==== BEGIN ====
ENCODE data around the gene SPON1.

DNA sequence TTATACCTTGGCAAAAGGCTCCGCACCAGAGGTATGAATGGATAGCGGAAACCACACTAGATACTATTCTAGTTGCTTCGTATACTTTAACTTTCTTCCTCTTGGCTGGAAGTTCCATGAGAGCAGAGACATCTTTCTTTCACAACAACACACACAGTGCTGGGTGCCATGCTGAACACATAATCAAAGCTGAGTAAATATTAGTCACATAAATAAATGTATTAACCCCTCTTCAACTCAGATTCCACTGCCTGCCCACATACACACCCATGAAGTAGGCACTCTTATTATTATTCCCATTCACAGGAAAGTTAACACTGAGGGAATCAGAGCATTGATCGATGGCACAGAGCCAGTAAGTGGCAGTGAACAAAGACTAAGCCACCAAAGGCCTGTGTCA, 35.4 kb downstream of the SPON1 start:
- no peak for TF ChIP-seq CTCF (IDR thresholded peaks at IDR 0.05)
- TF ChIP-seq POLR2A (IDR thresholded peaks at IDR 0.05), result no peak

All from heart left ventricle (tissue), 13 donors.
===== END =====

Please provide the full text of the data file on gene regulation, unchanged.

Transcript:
ENCODE data around the gene SPON1.

DNA sequence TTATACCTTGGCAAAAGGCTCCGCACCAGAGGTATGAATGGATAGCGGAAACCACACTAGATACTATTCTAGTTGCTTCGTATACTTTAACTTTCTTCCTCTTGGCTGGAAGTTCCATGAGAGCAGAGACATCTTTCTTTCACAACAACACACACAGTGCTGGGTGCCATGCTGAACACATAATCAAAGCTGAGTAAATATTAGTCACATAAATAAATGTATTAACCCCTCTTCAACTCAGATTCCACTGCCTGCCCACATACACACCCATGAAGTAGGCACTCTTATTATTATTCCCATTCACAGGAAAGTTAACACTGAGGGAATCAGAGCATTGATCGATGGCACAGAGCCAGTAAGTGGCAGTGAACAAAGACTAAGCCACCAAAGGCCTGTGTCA, 35.4 kb downstream of the SPON1 start:
- no peak for TF ChIP-seq CTCF (IDR thresholded peaks at IDR 0.05)
- TF ChIP-seq POLR2A (IDR thresholded peaks at IDR 0.05), result no peak

All from heart left ventricle (tissue), 13 donors.